law-notice-of-appeal-appellate-deadline | notice of appeal | motion for new trial | post-judgment motions
motion for extension of time to file notice of appeal | dismissal for want of appellate jurisdiction (DWOJ)
See TEX. R. APP. P. 26.1(a) (“[T]he notice of appeal must be filed within 90 days after the judgment is
signed if any party timely files . . . a motion for new trial . . . .”) (emphasis added). Otherwise 30 days.
A motion for extension of time is necessarily implied when an appellant, acting in good faith, files a
notice of appeal beyond the time allowed by Rule 26.1, but within the fifteen-day grace period provided
by Rule 26.3 for filing a motion for extension of time. See Verburgt v. Dorner, 959 S.W.2d 615, 617-18
(1997) (construing the predecessor to Rule 26).
APPELLATE DEADLINE - UNTIMELY NOTICE OF APPEAL
DISMISSAL FOR WANT OF JURISDICTION
Hendrix v. Bryant (pdf) (Tex.App.- Houston [1st Dist.] Mar. 4, 2010)(per curiam)
(untimely notice of appeal; no motion for extension for additional 15 days)
DISMISSED: Per Curiam
Before Justices Frost, Boyce and Sullivan
14-09-00897-CV Jake Hendrix v. Cheryl Bryant
Appeal from 247th District Court of Harris County
Trial Court Judge: Judge Bonnie Crane Hellums
Guetersloh v. Guetersloh (Tex.App. - Houston [14th Dist.] Sep. 17, 2009)(per curiam)
(untimely notice of appeal)
DISMISSED 9/17: Per Curiam
Before Justices Brock Yates, Frost and Brown
14-09-00314-CV Michael Fred Guetersloh, Jr. v. James Graig Guetersloh
Appeal from 151st District Court of Harris County
Deadline for Interlocutory Appeal Missed
Because appellant appeals from an interlocutory order, her notice of appeal was due on May 7, 2008. See Tex.
R. App. P. 26.1(b), 28.1(a), (b) (providing that notice of appeal is due 20 days after signing of interlocutory
order being appealed); Lehmann v. Har-Con Corp., 39 S.W.3d 191, 205 (Tex. 2001) (holding that order or
judgment is interlocutory unless it actually disposes of every pending claim and party or unless it clearly and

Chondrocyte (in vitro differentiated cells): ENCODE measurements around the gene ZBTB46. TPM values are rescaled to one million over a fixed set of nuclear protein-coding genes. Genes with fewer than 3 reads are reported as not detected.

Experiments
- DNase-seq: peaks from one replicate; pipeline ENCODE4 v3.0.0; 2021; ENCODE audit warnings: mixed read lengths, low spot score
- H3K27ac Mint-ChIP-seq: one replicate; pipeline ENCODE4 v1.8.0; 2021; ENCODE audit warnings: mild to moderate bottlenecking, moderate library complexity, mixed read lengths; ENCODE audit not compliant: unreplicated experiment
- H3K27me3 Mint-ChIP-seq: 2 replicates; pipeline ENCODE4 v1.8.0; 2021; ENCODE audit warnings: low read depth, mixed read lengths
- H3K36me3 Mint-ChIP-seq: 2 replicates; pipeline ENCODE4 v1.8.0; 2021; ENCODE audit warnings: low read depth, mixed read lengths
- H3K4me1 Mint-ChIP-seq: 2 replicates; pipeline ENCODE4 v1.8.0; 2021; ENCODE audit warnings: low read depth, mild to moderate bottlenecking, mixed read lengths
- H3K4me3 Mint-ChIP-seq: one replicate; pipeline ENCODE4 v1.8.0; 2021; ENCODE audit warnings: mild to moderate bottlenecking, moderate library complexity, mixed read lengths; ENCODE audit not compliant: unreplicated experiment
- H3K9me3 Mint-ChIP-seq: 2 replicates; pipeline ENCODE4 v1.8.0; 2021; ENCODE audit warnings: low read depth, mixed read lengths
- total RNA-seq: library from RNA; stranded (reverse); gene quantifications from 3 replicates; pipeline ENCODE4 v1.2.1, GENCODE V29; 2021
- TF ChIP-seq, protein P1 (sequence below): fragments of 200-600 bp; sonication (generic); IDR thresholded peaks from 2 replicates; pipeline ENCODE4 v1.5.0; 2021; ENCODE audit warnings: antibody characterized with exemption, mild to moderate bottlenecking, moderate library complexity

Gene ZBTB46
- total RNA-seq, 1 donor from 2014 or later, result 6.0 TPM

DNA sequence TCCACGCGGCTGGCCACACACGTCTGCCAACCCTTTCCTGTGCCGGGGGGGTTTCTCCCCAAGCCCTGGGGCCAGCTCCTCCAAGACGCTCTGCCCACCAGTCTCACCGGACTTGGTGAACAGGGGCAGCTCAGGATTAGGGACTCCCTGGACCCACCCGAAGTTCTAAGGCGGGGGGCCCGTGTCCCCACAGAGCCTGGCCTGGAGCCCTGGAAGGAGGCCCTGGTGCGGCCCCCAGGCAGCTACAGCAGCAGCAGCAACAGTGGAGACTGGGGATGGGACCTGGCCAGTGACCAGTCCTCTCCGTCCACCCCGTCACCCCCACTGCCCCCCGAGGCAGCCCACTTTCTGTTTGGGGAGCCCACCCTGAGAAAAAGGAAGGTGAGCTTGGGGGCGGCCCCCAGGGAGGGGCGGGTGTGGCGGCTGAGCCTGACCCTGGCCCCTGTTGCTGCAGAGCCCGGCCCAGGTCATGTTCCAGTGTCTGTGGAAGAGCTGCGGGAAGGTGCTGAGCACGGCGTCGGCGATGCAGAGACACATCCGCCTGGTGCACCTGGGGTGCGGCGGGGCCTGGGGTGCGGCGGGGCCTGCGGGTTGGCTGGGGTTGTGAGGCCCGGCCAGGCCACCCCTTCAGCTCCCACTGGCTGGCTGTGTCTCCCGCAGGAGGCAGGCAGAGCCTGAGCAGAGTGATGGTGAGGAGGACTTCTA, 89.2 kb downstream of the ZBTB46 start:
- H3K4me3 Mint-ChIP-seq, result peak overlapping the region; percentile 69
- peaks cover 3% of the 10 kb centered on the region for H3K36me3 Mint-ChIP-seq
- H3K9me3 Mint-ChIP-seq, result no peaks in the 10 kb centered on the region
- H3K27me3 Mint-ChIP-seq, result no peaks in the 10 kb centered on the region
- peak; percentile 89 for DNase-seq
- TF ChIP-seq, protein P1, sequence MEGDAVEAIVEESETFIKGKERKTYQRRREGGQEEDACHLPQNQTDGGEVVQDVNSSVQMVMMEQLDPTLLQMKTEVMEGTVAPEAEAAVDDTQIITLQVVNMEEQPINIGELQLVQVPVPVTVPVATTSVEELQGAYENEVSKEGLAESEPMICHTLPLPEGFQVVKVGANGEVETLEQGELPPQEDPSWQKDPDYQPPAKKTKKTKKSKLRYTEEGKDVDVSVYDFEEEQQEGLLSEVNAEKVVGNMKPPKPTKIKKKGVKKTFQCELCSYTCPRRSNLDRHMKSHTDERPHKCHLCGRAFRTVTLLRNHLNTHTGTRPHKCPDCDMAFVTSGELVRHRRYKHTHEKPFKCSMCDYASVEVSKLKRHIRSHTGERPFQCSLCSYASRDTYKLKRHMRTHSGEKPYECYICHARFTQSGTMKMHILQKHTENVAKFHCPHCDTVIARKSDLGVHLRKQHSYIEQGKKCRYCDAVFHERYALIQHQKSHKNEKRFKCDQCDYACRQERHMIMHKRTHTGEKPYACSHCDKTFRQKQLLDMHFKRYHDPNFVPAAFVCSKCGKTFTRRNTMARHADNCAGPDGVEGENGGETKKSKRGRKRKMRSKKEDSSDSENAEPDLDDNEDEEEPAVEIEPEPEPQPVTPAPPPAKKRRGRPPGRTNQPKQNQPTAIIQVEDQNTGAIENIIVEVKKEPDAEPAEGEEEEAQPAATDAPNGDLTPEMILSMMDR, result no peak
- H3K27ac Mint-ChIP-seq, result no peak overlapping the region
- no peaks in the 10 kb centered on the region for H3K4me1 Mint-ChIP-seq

unequivocally states that it finally disposes of all claims and parties). Appellant filed her notice of appeal on
January 6, 2009—almost eight months after the due date—stating therein that “[t]his is timely in that the lack of
jurisdiction can be appealed at any time.” This pronouncement is a misstatement of the law.
Siddiqui v. Unlimited Asset Recovery, Inc. (Tex.App.- Houston [1st Dist.] Nov. 19, 2009)(Sharp)
(credit card debt suit, transfer from JP court to county court, notice of appeal not timely, interlocutory appeal not
DISMISS APPEAL 11/19: Opinion by Justice Sharp
Before Justices Jennings, Higley and Sharp
01-09-00026-CV Iram Siddiqui v. Unlimited Asset Recovery, Inc.
Appeal from County Civil Court at Law No 4 of Harris County
Trial Court Judge: Hon. Roberta A. Lloyd
While true that a lack of jurisdiction is fundamental error that does not need to be preserved and may be raised
for the first time on appeal, see Denton County v. Huther, 43 S.W.3d 665, 667 n.2 (Tex. App.—Fort Worth
2001, no pet.), this does not mean that a person may appeal the trial court’s lack of subject matter jurisdiction
“at any time.” Appellant confuses the time for lodging one’s complaint regarding want of jurisdiction with the
timeline for filing an appeal. Her reading would change the deadline to appeal a jurisdictional defect to “at any
time she feels like it.” One seeking to appeal a particular ruling of a trial court must file her notice of appeal
within the applicable time period prescribed by the Texas Rules of Appellate Procedure in order for the